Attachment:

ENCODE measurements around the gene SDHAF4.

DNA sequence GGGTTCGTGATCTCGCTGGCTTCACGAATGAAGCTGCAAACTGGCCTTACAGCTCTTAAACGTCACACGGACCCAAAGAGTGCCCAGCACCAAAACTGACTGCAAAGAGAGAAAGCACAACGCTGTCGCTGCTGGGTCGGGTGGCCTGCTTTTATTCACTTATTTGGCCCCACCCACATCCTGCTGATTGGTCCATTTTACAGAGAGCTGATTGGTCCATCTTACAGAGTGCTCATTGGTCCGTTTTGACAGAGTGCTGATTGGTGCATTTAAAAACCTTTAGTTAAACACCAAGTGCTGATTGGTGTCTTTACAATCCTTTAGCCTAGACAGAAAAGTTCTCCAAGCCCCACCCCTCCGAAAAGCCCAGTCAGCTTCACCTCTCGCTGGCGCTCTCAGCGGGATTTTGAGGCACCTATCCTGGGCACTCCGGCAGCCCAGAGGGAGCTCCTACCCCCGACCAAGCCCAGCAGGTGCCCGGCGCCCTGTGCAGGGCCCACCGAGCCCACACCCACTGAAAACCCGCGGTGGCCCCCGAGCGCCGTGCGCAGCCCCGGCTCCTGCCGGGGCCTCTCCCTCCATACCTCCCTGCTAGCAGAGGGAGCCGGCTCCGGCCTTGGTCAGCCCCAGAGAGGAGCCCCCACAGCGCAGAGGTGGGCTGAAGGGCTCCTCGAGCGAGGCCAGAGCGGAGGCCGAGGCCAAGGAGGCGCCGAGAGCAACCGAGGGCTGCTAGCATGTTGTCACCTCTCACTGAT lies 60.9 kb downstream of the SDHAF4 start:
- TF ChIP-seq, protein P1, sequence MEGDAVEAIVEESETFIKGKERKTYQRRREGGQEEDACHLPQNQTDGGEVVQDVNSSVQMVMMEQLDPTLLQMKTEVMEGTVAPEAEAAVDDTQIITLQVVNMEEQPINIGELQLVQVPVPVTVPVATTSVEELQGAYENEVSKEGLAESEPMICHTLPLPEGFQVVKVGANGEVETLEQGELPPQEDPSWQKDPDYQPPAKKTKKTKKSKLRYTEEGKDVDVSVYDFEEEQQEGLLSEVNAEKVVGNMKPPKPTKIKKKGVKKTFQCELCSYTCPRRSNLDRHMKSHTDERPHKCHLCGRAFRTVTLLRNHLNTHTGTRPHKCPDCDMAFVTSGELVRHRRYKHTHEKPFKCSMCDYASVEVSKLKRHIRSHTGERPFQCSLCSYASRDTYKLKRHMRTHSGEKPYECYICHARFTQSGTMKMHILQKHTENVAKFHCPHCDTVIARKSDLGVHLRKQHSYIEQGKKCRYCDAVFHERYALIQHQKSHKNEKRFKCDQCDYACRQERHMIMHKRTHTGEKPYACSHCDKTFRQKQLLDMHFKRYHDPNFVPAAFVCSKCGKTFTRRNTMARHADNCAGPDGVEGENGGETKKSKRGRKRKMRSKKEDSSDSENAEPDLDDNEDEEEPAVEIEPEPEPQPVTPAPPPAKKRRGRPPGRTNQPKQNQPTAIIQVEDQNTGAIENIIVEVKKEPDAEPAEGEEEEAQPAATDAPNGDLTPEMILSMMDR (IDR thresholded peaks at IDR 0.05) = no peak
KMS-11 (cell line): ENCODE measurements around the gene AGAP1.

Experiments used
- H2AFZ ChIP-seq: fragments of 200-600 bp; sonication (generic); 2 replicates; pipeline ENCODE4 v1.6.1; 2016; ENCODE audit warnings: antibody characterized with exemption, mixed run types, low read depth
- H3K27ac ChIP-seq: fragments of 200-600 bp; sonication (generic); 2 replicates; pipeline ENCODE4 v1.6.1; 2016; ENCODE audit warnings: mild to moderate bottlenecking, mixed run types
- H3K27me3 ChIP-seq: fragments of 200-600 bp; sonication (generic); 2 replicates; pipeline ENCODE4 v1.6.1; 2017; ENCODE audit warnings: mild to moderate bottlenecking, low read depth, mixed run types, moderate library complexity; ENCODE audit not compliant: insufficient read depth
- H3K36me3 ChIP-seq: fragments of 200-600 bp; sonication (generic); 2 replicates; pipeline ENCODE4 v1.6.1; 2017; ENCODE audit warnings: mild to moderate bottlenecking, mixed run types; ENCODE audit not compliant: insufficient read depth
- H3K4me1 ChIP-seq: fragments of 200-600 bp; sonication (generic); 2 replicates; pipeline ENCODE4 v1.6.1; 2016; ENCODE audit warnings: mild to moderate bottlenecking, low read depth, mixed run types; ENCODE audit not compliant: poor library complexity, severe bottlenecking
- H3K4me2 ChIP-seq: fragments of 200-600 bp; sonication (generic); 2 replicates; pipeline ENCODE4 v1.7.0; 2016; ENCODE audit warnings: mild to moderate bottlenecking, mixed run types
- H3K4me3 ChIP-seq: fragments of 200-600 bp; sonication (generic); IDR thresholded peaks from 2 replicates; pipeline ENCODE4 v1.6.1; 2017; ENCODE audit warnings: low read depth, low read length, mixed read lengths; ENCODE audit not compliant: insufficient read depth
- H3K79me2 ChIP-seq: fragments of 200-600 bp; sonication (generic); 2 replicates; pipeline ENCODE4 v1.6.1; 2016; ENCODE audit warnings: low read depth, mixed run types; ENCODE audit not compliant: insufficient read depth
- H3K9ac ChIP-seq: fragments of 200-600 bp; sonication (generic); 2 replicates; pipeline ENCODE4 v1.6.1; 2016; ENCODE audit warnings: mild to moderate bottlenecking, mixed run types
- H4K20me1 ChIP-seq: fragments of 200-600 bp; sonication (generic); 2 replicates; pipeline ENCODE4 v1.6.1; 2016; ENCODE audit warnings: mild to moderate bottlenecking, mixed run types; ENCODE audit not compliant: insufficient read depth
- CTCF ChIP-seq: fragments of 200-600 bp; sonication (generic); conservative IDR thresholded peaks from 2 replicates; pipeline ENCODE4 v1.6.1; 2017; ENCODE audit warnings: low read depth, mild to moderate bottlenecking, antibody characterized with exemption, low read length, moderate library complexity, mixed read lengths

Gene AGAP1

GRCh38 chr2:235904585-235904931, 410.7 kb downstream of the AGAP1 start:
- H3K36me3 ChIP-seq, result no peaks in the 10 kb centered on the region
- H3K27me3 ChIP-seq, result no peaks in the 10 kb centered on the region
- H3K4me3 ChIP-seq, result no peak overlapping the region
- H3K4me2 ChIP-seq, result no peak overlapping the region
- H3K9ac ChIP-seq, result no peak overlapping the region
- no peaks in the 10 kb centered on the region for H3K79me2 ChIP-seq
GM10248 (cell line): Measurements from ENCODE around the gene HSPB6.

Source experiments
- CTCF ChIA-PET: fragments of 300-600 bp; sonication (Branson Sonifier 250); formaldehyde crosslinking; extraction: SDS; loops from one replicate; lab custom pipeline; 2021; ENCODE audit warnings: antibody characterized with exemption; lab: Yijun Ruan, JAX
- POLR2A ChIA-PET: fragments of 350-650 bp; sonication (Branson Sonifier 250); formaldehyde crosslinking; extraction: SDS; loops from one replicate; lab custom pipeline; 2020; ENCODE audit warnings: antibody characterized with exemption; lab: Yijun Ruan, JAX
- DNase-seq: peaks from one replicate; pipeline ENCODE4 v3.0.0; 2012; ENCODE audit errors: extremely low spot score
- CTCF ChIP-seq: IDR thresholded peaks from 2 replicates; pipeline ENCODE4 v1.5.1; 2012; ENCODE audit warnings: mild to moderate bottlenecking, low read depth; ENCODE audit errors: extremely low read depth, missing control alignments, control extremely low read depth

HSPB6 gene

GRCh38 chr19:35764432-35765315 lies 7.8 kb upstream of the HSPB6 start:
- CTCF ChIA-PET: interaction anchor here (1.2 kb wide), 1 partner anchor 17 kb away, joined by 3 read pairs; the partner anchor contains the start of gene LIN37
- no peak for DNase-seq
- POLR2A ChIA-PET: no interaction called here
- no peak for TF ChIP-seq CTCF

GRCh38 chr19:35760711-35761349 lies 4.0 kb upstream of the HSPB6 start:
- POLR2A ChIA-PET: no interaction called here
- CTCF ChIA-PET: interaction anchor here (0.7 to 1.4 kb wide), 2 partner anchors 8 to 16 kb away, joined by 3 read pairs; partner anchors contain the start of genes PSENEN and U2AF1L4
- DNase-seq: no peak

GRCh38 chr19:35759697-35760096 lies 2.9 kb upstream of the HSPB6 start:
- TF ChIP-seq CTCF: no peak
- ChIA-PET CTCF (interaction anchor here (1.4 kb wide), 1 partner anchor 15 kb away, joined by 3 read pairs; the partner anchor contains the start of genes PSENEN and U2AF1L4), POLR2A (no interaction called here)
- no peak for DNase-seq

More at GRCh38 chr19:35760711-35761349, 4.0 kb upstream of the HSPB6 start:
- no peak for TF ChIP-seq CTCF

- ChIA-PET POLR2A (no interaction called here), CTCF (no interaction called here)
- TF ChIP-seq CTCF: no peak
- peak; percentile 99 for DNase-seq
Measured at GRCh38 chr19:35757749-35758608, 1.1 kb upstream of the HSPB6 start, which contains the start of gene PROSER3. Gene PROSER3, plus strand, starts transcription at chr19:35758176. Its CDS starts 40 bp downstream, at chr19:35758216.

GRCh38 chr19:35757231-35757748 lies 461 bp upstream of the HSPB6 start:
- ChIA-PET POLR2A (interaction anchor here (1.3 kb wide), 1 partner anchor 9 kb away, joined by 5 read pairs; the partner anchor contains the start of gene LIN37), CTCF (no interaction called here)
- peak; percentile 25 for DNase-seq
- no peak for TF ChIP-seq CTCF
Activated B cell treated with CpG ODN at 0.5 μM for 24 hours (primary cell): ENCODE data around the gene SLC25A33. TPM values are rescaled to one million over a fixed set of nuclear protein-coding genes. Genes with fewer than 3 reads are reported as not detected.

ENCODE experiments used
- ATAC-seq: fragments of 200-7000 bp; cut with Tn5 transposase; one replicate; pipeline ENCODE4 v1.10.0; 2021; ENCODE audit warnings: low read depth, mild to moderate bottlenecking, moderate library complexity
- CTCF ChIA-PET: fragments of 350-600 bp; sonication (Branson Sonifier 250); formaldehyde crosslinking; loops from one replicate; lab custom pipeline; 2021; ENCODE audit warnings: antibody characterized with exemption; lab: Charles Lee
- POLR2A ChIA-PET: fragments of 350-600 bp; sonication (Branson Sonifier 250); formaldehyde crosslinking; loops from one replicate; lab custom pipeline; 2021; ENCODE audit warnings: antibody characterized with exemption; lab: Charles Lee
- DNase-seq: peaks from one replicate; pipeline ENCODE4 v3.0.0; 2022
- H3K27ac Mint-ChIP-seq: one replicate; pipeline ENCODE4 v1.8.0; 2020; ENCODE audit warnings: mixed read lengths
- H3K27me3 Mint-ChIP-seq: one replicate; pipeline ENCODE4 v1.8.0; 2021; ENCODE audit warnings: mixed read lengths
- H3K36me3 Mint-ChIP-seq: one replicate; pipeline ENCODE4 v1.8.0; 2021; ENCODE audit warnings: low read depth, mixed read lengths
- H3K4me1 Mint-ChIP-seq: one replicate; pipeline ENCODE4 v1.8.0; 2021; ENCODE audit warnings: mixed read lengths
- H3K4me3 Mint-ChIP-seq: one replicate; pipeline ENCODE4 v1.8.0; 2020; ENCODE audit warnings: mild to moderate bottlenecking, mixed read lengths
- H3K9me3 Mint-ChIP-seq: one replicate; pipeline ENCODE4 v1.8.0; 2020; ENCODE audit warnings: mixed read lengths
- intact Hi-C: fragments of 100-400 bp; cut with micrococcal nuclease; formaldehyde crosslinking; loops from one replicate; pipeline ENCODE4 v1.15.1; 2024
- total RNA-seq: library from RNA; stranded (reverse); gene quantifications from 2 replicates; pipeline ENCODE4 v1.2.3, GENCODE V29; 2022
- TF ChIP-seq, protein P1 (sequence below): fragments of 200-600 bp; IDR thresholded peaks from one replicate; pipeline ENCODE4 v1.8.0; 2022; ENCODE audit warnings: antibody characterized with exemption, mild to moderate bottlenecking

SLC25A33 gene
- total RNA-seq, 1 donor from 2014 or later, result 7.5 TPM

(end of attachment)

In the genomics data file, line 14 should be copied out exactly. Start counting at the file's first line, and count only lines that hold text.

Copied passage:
- H3K9ac ChIP-seq: fragments of 200-600 bp; sonication (generic); 2 replicates; pipeline ENCODE4 v1.6.1; 2016; ENCODE audit warnings: mild to moderate bottlenecking, mixed run types